Iran’s presidential election triggered backlash from across the political spectrum after the Guardian Council approved only seven men out of 592 candidates to run for president. Highly anticipated candidates were barred from running. They included Ali Larijani, speaker of parliament from 2008 to 2020, and Eshaq Jahangiri, who has served as vice president since 2013. The list faced challenges from Sadegh Larijani, a member of the Guardian Council and the brother of Ali Larijani. The hardliner blasted the disqualifications as “indefensible.” Even Ebrahim Raisi, the judicial chief and presumptive frontrunner, also criticized the field as too narrow. The list was also criticized by two high-profile descendants of Ayatollah Ruhollah Khomeini, who led the 1979 revolution and was the supreme leader for the first decade after the monarchy. In separate statements, Khomeini’s daughter and grandson warned that the Guardian Council was weakening the republican aspect of Iran’s political system.
President Hassan Rouhani implored Supreme Leader Ayatollah Ali Khamenei to add more candidates to the race. “I sent a letter to the supreme leader yesterday on what I had in mind and on whether he can help with this,” Rouhani revealed in a cabinet meeting on May 26. “The heart of elections is competition. If you take that away it becomes a corpse,” he warned. The president said that he was concerned about a low turnout and that the political system’s “continued legitimacy” was at stake. Rouhani was at the end of his second term and thus not eligible to run in the election. The following are reactions from across the Iranian political spectrum to the disqualifications.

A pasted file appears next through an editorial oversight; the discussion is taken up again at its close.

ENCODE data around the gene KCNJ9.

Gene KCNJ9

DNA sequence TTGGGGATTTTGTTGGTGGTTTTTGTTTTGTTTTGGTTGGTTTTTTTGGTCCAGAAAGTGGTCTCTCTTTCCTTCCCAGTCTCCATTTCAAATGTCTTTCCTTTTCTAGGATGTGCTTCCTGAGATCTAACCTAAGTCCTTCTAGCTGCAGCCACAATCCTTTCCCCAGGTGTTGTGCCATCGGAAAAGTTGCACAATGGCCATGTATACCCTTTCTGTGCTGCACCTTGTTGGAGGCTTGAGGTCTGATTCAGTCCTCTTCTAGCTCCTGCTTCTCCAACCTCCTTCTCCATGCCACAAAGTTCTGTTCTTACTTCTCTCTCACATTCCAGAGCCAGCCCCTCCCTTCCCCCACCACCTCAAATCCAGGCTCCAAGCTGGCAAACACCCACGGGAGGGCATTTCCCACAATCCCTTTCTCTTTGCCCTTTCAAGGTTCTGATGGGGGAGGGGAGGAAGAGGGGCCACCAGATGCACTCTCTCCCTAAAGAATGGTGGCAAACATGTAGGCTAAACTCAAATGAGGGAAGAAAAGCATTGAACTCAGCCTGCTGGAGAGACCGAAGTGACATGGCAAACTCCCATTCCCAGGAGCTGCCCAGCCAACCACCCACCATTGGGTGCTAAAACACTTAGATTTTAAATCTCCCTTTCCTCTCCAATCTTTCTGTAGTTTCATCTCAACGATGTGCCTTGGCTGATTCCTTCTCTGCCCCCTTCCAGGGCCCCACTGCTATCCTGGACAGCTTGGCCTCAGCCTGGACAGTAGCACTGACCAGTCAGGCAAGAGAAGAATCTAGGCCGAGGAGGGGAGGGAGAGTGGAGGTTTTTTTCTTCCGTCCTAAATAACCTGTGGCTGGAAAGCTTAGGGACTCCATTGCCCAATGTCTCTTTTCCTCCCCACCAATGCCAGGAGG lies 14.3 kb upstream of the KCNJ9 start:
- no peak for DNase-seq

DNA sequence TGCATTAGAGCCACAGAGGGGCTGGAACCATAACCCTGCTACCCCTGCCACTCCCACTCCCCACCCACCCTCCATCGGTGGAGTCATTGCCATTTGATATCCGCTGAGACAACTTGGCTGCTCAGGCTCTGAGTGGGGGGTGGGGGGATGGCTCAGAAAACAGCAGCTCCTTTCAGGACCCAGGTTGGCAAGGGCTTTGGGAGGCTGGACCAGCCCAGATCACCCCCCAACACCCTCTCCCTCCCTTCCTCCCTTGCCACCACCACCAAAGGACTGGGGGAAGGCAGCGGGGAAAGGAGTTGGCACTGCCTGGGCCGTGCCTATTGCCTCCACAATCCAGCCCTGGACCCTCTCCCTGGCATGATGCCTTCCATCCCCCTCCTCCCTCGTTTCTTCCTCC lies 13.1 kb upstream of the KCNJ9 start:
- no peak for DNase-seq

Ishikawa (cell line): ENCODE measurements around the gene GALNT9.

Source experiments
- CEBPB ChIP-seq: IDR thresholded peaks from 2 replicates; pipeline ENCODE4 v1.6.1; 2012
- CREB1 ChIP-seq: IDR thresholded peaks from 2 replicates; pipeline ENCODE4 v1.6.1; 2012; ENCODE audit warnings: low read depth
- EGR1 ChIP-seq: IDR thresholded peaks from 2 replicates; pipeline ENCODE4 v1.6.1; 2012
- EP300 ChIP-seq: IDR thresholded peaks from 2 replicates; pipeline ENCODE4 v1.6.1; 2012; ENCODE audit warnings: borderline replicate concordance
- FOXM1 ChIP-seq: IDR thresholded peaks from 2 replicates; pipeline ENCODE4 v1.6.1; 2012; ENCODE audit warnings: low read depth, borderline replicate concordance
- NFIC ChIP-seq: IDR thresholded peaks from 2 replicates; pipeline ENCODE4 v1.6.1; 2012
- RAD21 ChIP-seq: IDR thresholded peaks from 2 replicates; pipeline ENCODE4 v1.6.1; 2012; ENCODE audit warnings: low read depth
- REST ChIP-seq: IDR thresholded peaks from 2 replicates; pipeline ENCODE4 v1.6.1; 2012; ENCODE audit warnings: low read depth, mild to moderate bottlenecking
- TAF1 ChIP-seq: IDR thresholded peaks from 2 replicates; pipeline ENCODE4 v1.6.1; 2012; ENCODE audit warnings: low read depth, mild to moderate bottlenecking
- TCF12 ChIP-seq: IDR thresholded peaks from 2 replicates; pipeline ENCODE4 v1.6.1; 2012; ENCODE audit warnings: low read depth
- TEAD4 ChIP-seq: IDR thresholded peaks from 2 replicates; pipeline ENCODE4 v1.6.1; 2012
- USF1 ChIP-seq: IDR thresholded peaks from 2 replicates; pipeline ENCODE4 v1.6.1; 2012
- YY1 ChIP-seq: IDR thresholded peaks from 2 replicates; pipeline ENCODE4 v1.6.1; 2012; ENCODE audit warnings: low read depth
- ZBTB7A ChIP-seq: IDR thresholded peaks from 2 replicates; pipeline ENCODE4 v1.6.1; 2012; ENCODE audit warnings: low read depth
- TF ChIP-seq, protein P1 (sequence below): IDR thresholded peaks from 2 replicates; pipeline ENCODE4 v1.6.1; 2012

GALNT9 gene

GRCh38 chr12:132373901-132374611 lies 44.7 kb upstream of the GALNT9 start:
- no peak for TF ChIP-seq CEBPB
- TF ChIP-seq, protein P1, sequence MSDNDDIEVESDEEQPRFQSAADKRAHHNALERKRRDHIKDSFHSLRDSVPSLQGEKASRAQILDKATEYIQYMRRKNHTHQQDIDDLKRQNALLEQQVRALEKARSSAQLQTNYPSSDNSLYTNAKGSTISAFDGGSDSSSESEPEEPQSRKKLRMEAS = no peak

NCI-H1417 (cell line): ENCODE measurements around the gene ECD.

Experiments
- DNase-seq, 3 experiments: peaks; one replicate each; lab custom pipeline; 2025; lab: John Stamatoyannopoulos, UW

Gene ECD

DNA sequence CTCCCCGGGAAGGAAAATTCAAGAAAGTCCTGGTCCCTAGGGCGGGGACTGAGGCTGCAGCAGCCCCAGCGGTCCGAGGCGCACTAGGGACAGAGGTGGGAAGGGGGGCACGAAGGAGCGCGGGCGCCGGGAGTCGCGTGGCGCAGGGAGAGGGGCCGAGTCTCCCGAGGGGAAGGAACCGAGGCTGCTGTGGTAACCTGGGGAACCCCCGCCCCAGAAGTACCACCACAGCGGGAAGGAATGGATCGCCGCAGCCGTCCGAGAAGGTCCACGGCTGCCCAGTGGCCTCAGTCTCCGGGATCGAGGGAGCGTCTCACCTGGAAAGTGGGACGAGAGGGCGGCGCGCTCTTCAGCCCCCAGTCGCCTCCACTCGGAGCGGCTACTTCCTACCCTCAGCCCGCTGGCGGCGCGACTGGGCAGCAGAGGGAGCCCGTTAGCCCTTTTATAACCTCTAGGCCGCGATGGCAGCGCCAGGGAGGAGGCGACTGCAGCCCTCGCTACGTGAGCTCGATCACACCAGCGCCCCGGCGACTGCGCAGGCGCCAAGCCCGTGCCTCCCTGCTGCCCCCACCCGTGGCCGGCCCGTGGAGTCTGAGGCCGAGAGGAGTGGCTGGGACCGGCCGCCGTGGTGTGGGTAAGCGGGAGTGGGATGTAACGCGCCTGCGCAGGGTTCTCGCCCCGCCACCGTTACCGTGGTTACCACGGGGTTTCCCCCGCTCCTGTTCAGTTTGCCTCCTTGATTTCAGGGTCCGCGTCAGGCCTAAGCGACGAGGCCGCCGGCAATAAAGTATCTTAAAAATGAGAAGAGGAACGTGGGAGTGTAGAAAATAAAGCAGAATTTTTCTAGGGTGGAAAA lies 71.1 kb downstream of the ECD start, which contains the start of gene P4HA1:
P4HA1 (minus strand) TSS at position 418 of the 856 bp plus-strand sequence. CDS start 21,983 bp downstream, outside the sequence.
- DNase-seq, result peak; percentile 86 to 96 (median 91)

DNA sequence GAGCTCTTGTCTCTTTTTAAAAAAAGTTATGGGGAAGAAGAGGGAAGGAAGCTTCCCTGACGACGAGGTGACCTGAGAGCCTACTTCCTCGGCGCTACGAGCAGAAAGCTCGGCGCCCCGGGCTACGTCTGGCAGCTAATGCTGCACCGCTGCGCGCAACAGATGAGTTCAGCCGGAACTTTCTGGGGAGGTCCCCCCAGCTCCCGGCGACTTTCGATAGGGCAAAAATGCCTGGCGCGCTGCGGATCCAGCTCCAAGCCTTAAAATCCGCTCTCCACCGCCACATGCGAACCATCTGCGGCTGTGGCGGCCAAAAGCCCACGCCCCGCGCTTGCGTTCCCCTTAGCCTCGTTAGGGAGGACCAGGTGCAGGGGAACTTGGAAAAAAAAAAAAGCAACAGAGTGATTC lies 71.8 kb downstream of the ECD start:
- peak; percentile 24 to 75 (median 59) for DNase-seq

Sadegh Amoli Larijani, a Guardian Council member and the younger brother of rejected candidate Ali Larijani, blasted the decision in a series of tweets on May 25. "I have never found the council's decisions to be so indefensible, whether in approvals or disqualifications," he wrote. Sadegh, who is also chairman of the Expediency Council, blamed “security bodies” for influencing the Guardian Council decision with “false reports.” From 2009 to 2019, Sadegh served as judiciary chief, the same position held by presidential frontrunner Ebrahim Raisi. Sadegh had a personal rivalry with Raisi; in 2019, Raisi opened a corruption probe into Sadegh.
Mahmoud Ahmadinejad, the former president and a disqualified candidate, said in a video released on May 26 that he would boycott the elections.
Ebrahim Raisi, the judiciary chief and presidential candidate, disagreed with the Guardian Council’s decision. “I have made contacts and I am holding consultations to make the election scene more competitive and participatory,” he said in a video posted to Twitter on May 25.
Kian Abdollahi, the editor-in-chief of Tasnim, a hardline news agency, criticized the Guardian Council in a tweet on May 25. Elections should reflect “different perspectives” within the political system and even many “Hezbollahis” (hardliners) are unsatisfied with the candidate list, he wrote. “Your decisions should be publicly justifiable.”